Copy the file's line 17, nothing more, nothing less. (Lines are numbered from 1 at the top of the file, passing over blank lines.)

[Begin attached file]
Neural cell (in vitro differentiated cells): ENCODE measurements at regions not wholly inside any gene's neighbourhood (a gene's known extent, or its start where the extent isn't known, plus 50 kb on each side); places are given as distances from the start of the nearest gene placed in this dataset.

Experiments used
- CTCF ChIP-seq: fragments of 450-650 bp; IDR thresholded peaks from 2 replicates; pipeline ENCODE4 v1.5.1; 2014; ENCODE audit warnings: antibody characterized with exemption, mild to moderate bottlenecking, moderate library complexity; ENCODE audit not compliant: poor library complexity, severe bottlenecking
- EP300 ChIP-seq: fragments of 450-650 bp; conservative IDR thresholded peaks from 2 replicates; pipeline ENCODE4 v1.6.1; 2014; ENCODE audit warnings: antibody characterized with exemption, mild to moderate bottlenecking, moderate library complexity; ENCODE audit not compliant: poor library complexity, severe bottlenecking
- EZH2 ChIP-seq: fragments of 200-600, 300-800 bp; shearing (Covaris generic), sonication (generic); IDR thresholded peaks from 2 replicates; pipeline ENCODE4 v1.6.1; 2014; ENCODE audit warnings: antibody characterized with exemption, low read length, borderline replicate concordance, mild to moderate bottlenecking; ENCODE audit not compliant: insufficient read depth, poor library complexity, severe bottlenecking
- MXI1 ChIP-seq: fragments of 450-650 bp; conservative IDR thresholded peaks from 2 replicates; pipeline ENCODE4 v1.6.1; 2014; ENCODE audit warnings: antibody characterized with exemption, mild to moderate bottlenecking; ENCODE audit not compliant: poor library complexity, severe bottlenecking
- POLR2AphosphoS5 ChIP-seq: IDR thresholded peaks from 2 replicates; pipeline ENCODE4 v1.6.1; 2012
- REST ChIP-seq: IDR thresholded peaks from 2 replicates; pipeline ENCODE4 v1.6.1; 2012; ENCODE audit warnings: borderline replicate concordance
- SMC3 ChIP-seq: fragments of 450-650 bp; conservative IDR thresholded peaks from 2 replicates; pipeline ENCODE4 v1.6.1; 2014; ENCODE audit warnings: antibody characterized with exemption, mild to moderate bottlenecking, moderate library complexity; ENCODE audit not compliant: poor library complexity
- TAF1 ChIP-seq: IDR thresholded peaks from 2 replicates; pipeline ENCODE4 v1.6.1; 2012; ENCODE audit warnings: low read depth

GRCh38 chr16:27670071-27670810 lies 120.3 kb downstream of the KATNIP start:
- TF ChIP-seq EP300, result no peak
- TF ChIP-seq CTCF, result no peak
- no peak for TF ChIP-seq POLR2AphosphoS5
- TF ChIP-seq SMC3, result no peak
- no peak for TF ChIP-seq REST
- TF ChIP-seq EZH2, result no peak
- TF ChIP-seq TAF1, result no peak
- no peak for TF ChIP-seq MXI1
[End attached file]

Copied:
- TF ChIP-seq EZH2, result no peak